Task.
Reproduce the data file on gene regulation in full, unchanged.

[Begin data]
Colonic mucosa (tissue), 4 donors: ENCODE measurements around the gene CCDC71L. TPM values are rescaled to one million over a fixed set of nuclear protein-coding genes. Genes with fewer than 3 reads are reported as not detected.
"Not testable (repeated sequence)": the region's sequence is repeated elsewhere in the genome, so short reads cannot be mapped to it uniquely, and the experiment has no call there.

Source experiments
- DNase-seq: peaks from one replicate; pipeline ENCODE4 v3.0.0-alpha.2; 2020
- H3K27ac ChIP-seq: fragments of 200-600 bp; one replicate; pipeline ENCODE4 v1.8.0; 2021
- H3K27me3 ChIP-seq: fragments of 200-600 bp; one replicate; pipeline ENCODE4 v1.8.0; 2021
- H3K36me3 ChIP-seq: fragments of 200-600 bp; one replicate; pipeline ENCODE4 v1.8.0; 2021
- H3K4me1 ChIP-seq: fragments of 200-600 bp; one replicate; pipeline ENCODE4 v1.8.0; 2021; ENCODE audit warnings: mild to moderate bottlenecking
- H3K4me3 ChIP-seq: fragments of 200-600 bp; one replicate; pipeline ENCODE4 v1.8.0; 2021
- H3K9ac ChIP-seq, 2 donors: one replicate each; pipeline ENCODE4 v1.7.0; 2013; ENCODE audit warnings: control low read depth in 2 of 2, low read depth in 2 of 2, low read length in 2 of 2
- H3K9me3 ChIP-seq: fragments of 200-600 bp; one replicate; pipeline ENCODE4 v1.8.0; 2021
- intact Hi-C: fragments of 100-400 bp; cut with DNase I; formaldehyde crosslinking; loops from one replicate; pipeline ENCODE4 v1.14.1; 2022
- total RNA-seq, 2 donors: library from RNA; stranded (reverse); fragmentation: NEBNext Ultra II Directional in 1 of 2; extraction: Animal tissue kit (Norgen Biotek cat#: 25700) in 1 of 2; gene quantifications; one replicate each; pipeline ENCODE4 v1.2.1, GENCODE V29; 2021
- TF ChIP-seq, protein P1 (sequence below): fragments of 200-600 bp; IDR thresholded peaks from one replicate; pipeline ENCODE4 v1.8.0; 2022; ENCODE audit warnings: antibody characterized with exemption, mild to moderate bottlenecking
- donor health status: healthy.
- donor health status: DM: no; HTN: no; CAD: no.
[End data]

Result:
Colonic mucosa (tissue), 4 donors: ENCODE measurements around the gene CCDC71L. TPM values are rescaled to one million over a fixed set of nuclear protein-coding genes. Genes with fewer than 3 reads are reported as not detected.
"Not testable (repeated sequence)": the region's sequence is repeated elsewhere in the genome, so short reads cannot be mapped to it uniquely, and the experiment has no call there.

Source experiments
- DNase-seq: peaks from one replicate; pipeline ENCODE4 v3.0.0-alpha.2; 2020
- H3K27ac ChIP-seq: fragments of 200-600 bp; one replicate; pipeline ENCODE4 v1.8.0; 2021
- H3K27me3 ChIP-seq: fragments of 200-600 bp; one replicate; pipeline ENCODE4 v1.8.0; 2021
- H3K36me3 ChIP-seq: fragments of 200-600 bp; one replicate; pipeline ENCODE4 v1.8.0; 2021
- H3K4me1 ChIP-seq: fragments of 200-600 bp; one replicate; pipeline ENCODE4 v1.8.0; 2021; ENCODE audit warnings: mild to moderate bottlenecking
- H3K4me3 ChIP-seq: fragments of 200-600 bp; one replicate; pipeline ENCODE4 v1.8.0; 2021
- H3K9ac ChIP-seq, 2 donors: one replicate each; pipeline ENCODE4 v1.7.0; 2013; ENCODE audit warnings: control low read depth in 2 of 2, low read depth in 2 of 2, low read length in 2 of 2
- H3K9me3 ChIP-seq: fragments of 200-600 bp; one replicate; pipeline ENCODE4 v1.8.0; 2021
- intact Hi-C: fragments of 100-400 bp; cut with DNase I; formaldehyde crosslinking; loops from one replicate; pipeline ENCODE4 v1.14.1; 2022
- total RNA-seq, 2 donors: library from RNA; stranded (reverse); fragmentation: NEBNext Ultra II Directional in 1 of 2; extraction: Animal tissue kit (Norgen Biotek cat#: 25700) in 1 of 2; gene quantifications; one replicate each; pipeline ENCODE4 v1.2.1, GENCODE V29; 2021
- TF ChIP-seq, protein P1 (sequence below): fragments of 200-600 bp; IDR thresholded peaks from one replicate; pipeline ENCODE4 v1.8.0; 2022; ENCODE audit warnings: antibody characterized with exemption, mild to moderate bottlenecking
- donor health status: healthy.
- donor health status: DM: no; HTN: no; CAD: no.